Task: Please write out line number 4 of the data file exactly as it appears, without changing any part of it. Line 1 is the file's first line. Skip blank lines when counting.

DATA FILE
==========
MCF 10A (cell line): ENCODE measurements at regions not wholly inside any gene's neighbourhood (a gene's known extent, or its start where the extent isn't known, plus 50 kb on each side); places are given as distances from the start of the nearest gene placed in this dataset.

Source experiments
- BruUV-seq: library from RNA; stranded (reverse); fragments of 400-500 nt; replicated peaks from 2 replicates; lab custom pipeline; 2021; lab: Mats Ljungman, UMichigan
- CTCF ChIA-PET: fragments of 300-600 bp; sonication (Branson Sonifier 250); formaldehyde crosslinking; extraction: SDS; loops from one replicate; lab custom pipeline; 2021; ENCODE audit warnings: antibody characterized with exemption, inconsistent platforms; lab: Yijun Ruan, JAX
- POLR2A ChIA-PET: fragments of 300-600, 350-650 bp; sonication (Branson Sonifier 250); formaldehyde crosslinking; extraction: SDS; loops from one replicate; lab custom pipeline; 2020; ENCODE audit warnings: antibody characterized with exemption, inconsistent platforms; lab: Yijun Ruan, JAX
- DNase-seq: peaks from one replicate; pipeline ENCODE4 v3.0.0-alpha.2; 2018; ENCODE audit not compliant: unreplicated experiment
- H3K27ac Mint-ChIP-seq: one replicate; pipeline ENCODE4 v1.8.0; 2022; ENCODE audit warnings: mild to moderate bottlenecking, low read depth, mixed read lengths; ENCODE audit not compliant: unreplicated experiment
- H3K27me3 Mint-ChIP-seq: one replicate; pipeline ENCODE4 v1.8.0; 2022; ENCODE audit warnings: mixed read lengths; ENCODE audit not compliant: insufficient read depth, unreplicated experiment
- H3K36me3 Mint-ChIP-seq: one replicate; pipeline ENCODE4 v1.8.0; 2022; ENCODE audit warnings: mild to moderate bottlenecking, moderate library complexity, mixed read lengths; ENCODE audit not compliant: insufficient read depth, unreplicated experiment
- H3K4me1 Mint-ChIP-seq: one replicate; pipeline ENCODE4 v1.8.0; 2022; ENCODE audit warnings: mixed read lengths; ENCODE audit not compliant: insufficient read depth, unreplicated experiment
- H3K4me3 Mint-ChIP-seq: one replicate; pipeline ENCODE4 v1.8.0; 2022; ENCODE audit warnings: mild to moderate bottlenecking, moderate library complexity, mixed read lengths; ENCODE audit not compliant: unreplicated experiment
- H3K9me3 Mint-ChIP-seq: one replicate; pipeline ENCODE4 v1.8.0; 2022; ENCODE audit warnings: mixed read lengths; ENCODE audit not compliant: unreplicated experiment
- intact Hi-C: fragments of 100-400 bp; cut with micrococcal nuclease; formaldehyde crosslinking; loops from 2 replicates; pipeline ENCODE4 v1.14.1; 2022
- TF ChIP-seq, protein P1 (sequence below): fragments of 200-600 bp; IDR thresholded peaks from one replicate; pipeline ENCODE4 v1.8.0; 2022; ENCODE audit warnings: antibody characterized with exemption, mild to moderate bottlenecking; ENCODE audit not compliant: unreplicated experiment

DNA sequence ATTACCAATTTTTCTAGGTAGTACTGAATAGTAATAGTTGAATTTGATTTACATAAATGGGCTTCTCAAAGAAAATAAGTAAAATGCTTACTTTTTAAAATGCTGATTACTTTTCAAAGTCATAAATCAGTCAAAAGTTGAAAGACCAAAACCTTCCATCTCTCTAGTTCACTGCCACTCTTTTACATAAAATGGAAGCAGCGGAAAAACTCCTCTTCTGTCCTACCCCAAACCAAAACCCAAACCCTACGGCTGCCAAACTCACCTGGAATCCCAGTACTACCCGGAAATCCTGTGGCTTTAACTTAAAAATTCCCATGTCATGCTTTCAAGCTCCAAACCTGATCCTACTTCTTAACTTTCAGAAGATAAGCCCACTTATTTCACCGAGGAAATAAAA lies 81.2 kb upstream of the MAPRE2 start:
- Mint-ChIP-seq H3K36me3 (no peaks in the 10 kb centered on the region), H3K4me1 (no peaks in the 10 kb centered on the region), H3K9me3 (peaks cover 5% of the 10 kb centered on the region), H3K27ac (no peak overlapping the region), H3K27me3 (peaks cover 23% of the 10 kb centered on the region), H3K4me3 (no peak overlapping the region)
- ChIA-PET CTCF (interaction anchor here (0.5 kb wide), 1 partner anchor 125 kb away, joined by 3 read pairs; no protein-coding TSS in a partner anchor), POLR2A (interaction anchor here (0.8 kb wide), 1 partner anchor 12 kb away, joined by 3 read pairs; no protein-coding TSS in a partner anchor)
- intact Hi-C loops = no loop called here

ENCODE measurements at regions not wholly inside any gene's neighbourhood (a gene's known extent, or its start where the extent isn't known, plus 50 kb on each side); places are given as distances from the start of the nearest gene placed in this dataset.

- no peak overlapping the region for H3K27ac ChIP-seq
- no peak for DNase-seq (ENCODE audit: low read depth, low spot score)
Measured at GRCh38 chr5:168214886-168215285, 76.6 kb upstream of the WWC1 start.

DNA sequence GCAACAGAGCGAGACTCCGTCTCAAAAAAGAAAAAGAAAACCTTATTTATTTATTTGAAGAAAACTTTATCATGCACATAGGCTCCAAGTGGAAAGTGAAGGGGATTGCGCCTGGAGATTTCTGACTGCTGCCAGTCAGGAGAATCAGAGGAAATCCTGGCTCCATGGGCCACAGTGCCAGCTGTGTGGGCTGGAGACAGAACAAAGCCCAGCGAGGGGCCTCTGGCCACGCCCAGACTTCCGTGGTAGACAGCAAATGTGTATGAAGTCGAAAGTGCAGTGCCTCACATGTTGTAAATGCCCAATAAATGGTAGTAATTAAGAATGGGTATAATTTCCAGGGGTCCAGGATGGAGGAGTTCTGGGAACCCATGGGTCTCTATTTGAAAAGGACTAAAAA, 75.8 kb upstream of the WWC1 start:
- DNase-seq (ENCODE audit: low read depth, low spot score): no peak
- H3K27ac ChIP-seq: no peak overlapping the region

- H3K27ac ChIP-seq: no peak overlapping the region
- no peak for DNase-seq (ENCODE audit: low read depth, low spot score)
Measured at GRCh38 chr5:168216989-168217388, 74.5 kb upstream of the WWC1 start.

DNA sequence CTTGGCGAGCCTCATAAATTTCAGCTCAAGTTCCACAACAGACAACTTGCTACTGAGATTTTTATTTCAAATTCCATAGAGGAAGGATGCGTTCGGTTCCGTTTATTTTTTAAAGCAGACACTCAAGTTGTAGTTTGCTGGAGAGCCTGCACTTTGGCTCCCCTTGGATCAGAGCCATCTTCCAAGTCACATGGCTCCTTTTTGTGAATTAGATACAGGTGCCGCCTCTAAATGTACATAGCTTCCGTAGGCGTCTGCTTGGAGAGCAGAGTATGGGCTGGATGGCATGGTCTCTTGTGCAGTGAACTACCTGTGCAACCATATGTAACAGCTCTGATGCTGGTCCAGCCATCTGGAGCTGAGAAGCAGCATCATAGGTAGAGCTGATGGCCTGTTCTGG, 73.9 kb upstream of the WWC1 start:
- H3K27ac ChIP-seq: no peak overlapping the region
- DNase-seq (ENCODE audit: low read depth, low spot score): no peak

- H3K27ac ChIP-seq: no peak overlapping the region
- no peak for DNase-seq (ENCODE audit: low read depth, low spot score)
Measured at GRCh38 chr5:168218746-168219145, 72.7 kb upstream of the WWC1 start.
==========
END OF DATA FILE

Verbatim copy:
- CTCF ChIA-PET: fragments of 300-600 bp; sonication (Branson Sonifier 250); formaldehyde crosslinking; extraction: SDS; loops from one replicate; lab custom pipeline; 2021; ENCODE audit warnings: antibody characterized with exemption, inconsistent platforms; lab: Yijun Ruan, JAX